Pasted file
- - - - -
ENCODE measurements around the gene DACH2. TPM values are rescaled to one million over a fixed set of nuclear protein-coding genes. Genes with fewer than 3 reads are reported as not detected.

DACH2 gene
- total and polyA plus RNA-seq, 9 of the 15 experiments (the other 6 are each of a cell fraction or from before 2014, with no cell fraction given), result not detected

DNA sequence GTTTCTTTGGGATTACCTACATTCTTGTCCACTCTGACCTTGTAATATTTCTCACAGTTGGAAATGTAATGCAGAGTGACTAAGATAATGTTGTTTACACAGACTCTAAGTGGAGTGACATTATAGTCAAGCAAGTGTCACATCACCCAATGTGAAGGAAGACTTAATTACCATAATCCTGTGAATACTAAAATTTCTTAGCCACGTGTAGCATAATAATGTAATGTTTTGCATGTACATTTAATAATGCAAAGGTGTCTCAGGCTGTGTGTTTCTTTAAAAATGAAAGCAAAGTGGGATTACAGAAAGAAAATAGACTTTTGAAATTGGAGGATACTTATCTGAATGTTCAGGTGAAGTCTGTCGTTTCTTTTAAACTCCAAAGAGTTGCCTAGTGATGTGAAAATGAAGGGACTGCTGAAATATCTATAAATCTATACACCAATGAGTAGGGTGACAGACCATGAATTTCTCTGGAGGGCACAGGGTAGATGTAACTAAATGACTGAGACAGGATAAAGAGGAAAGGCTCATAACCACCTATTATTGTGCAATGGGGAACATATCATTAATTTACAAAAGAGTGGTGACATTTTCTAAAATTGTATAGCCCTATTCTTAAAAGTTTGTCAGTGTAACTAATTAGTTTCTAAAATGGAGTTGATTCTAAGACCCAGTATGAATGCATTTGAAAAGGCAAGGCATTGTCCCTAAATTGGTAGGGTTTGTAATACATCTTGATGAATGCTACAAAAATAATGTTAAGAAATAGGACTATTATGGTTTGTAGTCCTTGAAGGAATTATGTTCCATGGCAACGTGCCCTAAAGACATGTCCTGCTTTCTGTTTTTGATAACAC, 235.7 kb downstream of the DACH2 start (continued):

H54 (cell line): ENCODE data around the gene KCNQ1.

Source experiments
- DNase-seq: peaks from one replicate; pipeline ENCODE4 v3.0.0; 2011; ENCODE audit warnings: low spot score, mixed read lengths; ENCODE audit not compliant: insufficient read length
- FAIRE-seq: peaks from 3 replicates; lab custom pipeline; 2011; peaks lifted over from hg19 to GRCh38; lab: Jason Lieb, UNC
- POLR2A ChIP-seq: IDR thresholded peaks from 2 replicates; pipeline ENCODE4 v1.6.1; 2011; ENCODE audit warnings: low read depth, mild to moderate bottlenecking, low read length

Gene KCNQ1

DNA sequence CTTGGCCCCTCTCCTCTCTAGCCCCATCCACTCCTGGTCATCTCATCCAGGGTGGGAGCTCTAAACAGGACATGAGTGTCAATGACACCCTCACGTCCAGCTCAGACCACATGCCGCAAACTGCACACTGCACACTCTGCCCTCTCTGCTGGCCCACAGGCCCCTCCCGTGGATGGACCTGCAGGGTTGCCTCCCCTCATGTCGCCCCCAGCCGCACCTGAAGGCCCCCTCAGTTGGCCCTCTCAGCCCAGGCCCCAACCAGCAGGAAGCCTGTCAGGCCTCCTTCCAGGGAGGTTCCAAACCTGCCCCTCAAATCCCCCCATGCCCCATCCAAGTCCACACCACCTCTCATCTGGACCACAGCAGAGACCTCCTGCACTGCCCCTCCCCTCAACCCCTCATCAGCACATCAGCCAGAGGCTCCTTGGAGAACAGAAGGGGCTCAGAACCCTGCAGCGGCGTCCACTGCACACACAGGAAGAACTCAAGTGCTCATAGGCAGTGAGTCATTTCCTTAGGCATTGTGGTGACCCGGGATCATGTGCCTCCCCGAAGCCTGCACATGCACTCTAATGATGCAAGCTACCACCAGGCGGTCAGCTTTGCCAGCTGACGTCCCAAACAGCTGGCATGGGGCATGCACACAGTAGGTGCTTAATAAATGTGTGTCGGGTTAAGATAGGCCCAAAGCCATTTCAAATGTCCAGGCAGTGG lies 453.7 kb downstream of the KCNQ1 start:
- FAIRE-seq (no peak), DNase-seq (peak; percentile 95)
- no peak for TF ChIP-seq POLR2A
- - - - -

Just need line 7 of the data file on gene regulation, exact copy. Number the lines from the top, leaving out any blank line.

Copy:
- DNase-seq: peaks from one replicate; pipeline ENCODE4 v3.0.0; 2011; ENCODE audit warnings: low spot score, mixed read lengths; ENCODE audit not compliant: insufficient read length